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How Cattle Drives Worked

Author Photo
By Capper's Staff | Feb 28, 2013

When the Civil War started, many
men who owned ranches joined the army. When they returned four years later they
found the country overrun with a four-year increase in cattle. They branded the
mavericks and started new ranches.

Within a few years the railroad was
built to Abilene, Kansas, and that town became a shipping point
for cattle. The longhorns came north across the Red River, through what is now the
Kiowa and Comanche reservations, then into Cheyenne and Arapaho country. They crossed
the treacherous South and North Canadian Rivers,
went on to the Cherokee Outlet and the Salt Flat, then 25 miles farther to the Kansas border and north to Abilene.

As new rails were laid, other towns
such as Wichita and Dodge
City replaced Abilene
as the destination of the cattle drives. About 1880 the Santa
Fe laid rails to Caldwell,
Kansas, and soon it was a
rip-roaring town. Cowboys from the trail herds got drunk, shot out the street
lights, and rode into saloons ordering whiskey for themselves and their horses.

I held point on a cattle drive to Caldwell, and I’ll tell
you how a trail run was conducted.

A herd of 2,000 to 3,000 would string out about a quarter
mile wide and about a half mile long. Two pointers at the head, five or six
flankers on each side, and two or three young would-be cowboys, the drag
drivers, at the rear, moved the herd. Besides the cowboys, there were the trail
boss, the cook and the horse wrangler.

The wrangler herded the horses at
night, bringing them into camp about sunup so the boys could rope their mounts
for the day. Each rider was allotted four head besides his own horse. When the
horses were turned in with the herd, the wrangler slept in the chuck wagon and
helped the cook when we stopped for water and chuck.

The herd moved at a rate of 10 to
12 miles a day, grazing along the way so they would be in good shape when they
arrived at the shipping pens. At times we traveled faster in order to get to
good bed grounds and water by nightfall. If the cattle had no water during the
day, they were hard to bed down and more likely to stampede. After the herd
bedded down, if the cattle had had good water and grazing during the day, only
one man worked the night shift. But on stormy nights it was everybody out!
Should the cattle stampede, each man followed a bunch until they stopped. He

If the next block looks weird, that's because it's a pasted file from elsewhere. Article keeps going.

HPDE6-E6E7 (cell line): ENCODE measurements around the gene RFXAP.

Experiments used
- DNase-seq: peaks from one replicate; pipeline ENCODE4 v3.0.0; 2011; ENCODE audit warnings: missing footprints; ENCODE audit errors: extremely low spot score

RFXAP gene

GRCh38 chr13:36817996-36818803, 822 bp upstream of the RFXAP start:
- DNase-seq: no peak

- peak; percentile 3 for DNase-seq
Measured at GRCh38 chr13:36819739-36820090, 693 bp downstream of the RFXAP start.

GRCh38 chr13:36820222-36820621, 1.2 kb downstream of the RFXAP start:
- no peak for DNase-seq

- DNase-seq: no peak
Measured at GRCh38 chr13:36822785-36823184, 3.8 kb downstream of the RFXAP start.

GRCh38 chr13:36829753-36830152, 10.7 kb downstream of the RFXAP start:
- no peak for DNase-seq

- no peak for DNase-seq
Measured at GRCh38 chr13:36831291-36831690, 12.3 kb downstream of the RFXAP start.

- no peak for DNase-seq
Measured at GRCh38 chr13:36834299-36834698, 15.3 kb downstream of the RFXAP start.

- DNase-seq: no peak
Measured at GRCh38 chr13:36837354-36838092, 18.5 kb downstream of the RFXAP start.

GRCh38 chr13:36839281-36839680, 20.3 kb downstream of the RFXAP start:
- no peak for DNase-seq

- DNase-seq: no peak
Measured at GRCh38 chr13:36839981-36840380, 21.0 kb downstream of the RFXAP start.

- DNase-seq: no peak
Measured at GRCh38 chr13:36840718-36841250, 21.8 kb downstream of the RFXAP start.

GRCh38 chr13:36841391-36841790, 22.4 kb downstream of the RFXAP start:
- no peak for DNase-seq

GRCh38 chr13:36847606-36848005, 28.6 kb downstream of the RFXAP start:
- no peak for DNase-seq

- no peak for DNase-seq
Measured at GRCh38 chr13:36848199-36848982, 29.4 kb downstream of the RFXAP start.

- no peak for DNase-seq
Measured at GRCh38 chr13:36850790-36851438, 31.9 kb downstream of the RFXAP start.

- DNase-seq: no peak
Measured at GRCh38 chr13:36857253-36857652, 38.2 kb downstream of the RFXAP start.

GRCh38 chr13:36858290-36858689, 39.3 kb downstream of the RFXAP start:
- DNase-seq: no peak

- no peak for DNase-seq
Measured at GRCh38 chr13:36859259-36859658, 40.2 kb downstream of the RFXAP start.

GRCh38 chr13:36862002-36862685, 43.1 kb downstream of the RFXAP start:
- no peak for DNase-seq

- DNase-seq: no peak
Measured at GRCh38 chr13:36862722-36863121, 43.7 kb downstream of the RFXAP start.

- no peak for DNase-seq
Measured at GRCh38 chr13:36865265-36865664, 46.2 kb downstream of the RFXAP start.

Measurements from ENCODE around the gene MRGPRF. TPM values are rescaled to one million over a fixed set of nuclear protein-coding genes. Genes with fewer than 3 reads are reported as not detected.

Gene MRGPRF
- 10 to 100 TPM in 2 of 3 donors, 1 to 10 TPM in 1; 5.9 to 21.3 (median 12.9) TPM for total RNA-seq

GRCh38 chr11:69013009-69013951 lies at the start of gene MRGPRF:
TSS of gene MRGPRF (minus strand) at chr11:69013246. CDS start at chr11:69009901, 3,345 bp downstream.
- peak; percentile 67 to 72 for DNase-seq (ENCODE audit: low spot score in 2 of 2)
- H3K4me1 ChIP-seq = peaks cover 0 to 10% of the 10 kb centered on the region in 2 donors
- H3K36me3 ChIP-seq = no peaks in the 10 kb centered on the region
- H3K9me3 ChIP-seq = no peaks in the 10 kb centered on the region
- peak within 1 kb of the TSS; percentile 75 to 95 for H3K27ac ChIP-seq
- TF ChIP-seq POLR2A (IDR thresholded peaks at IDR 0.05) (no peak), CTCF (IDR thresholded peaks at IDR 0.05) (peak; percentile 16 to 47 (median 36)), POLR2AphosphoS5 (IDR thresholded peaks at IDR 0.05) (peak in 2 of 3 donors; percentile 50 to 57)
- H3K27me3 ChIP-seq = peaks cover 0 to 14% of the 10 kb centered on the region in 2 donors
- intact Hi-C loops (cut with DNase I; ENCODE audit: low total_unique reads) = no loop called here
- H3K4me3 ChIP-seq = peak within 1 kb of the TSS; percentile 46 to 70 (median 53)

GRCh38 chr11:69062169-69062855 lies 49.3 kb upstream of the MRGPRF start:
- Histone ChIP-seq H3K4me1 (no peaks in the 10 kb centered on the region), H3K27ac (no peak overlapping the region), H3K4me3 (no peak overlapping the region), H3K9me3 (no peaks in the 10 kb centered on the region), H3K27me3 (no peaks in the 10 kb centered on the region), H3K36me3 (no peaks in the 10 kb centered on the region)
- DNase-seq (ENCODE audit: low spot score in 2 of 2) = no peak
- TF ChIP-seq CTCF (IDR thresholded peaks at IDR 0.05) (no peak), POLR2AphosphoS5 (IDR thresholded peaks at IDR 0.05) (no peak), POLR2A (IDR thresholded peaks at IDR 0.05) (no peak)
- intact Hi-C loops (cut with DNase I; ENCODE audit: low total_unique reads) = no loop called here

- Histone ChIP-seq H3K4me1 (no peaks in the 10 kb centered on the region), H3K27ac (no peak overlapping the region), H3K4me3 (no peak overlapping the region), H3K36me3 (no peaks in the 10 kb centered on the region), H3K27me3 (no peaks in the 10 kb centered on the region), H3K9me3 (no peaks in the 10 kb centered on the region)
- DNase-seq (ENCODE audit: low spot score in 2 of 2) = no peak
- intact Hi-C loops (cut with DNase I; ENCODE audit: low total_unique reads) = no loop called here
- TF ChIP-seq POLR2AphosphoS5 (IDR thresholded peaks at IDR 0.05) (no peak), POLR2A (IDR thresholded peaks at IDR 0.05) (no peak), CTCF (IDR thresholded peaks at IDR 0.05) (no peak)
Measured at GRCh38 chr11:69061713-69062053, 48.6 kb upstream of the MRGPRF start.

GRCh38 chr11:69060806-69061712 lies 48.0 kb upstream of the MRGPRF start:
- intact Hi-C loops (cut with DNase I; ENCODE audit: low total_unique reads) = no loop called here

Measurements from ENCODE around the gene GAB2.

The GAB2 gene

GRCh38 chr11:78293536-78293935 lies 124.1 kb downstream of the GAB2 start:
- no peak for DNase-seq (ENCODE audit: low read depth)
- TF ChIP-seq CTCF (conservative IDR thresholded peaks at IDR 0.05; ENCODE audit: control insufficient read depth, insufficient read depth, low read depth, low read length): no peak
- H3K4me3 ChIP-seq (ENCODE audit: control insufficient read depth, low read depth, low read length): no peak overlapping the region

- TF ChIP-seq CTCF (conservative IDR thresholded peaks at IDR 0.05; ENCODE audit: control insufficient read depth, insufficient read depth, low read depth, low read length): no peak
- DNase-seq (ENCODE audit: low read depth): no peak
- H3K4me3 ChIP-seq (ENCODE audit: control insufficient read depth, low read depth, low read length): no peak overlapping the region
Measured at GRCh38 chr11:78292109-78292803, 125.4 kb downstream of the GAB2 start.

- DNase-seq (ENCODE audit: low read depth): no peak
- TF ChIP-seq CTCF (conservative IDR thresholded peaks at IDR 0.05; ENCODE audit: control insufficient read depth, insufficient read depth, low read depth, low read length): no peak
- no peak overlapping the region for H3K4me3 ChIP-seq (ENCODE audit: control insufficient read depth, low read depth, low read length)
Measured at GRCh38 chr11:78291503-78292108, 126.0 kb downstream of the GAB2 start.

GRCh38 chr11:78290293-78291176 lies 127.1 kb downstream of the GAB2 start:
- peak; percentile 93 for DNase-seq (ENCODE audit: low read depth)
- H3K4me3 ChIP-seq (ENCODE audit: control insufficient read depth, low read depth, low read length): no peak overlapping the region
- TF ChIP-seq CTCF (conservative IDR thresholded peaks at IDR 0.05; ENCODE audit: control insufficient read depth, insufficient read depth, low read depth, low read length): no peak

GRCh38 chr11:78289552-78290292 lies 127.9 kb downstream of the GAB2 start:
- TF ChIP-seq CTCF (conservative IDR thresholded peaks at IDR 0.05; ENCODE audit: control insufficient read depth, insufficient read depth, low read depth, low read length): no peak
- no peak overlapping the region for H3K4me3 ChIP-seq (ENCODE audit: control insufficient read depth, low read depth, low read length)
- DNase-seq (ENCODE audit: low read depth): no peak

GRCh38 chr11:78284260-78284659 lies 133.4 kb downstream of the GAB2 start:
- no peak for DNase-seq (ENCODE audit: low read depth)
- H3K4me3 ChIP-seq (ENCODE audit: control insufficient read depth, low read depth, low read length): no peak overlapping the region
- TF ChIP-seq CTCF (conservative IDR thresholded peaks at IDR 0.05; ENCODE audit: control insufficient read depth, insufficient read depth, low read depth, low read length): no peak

would hold them until morning, then bring them back to camp.

The night shifts on the bed grounds
were divided by the number in the crew. Each man on night guard roped his horse
and staked him out to be ready for his shift.

The chuck wagon carried food and
the boys’ bedrolls. The chuck would be beans, flour, bacon, coffee, sugar, and
if the owner were a generous guy, a few cases of fruit, peaches or apricots
probably. The wagon was fitted out with bows and sheet, a 5- or lO-gallon keg
of water on each side in case of emergency, and a dried beef hide stretched
under the wagon to carry wood and the Dutch ovens used to bake biscuits. Some
trail cooks made sourdough biscuits, but the general run used baking powder. In
the rear of the chuck wagon there was a cupboard the width of the wagon and
about 5 1/2 feet high, with shelves for the supplies and a drop-door
cover. Cook used the door for his table.

While getting the chuck ready, a
good cook on a trail drive seemed to be the boss, but when a question came up
about crossing a bad stream or anything pertaining to the welfare of the herd,
the trail boss made the decisions. At roundup in the spring it was the same;
the boys just carried on with the cook. You would find men in both crews who
were trail wise, but they had had an accident, maybe broken some bones riding a
bad bronc, so they took a job cooking.

You could work a lifetime on a
ranch and there would be tricks you still didn’t know about handling those

Joe Wiedeman

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